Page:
Friday, January 6, 2017


Written & Directed By: Kerry Prior 
Cinematography By: Peter Hawkins 
Editor: Walter Montague Urch 

Cast: David Anders, Chris Wylde, Louise Griffiths, Jacy King, Eric Payne, Berando Badillo 

The night after his funeral, Bart, a soldier killed in Iraq gets up out of his grave and seeks out his best friend Joey. At dawn Bart's body falls to the floor, only to reawaken the following dusk. He and his buddy decide that he is a revenant: an articulate zombie that needs to drink blood to arrest the decomposition of his body

This film is obviously not the Leonardo DiCaprio wilderness survival revenge tale. It doesn't even come close in quality to it.

Though this film is quite enjoyable as it goes along. As at first the film seems pretty predictable and repetitive. Then once it hits a certain point it begins to morph into many different films. As the film changes it makes us grapple with more the ill behavior of the main characters and the Consequences of their actions. Though the film actually makes us feel some guilt for the lives lost by their victims ultimately. Even as their victims never quite for the stereotype and are actually interesting characters.

The film is actually creative as it shows it thinks on it's feet. Though In Certain scenes the film seems to focus on joke sir being comedic more than anything else.

The film feels like it has endless ideas that went into it as the film keeps going through changes with the developments of the characters and their situations. Especially as it moves into a more shocking second and third act.

The practical special effects are very impressive and a rarity these days. That it is also refreshing to see them used so creatively. Amazed at what the filmmakers were able to do with such a modest budget. As this is a filmmaker who deserves to keep making movies. Especially if they can keep an original voice. As you won't even mind the films rough edges.

The poem that is attributed to "Anonymous Tombstone" at the beginning of the movie is actually the first stanza of a poem entitled "There Is No Death" by J.L. McCreery.

The film could do with less vice in the form of drugs in the film, but that might have been included as a form of metaphor for coping with. Or only the dilemma but also PTSD. As well as the addiction to blood, bit can't quit as he needs it to survive. It also allows the filmmaker to show reckless behavior that is more believable and the consequences. Especially the toll it takes when the film decides to get emotional.

What is partially humorous about this film is that he lead is played by actor David Anders. He plays the part well. And as this film came out In 2009, in 20015 he plays a character on the show IZOMBIE where he plays a similar role, who is still all too human though here he is more conniving and a villain.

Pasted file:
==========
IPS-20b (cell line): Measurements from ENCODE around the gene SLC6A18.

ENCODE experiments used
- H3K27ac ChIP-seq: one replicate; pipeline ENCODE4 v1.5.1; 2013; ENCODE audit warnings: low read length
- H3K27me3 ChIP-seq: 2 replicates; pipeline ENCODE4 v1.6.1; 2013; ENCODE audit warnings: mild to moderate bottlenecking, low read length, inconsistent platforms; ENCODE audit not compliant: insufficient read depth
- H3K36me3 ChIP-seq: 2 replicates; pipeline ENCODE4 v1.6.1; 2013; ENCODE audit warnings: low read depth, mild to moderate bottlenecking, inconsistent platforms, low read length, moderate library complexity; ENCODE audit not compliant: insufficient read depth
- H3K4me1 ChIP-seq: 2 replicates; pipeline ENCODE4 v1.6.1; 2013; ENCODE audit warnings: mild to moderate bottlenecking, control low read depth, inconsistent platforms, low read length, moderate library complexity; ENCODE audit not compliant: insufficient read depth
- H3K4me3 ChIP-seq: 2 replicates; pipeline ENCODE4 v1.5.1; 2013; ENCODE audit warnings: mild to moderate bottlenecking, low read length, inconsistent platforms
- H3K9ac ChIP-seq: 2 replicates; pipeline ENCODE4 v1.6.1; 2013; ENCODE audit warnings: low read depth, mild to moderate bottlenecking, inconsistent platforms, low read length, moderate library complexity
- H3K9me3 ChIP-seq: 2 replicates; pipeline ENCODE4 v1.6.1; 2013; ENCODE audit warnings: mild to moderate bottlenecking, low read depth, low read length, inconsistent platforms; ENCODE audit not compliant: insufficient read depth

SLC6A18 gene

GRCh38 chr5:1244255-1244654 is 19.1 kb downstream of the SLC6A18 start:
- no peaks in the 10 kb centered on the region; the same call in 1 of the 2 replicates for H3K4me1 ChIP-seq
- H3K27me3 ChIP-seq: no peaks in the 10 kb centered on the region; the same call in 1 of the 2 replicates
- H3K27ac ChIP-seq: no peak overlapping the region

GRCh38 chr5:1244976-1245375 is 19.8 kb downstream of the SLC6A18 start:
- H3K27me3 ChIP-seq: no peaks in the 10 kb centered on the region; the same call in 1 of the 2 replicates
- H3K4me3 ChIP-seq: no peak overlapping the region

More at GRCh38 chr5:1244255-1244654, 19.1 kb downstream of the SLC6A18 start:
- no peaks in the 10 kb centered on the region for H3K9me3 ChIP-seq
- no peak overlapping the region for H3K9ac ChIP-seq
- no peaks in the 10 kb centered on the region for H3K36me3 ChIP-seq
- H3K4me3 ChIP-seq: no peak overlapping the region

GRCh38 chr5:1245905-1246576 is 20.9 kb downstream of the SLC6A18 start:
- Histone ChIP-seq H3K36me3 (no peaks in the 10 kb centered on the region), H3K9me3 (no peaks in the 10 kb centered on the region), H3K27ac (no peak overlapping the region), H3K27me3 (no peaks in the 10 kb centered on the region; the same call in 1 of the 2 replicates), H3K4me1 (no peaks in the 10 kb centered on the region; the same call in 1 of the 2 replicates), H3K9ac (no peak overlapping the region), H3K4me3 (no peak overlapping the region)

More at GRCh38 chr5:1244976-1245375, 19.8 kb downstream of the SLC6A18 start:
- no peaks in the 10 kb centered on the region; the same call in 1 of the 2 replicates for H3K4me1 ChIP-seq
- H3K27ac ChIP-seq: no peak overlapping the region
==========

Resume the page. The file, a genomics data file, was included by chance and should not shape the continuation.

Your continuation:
If I had known Chris Wylde was in the film it might have given me pause, but I am happy to report he isn't as annoying as he can be in other roles. Then again as he dials it back a bit. It might be that is the quality of what the character he plays needs. Here he attempts to play more well rounded.

Joey runs into a liquor store called Samsa's in order to help Bart. Gregor Samsa is the name of the main character in Franz Kafka's novella Metamorphosis; he awakes one morning to find that he has transformed into a monstrous creature and is subsequently forced to reassess his life.

By the end none of the characters are that likeable, but then again the film shows them as not being perfect trying to figure things out as they come. While with one power corrupts the other seems to relish in having to do this for survival but also at least some guilt I. What he is doing and the choices he is making.

The ending also seems to be trying to say something or think it's smart, by it's own rules it doesn't so much solve It's problems as continue them.

As the film already never explains why or what starts the protagonist to come back. Though hints at the beginning that he might have been a biological weapon.

This is a fun discovery, a hidden gem her stays entertaining and breathes some life into a familiar genre that stays true, but still manages to tell it's own story and fall into a love story. Like the film MY BOYFRIEND'S BACK but this feels more fun.

Grade: C+

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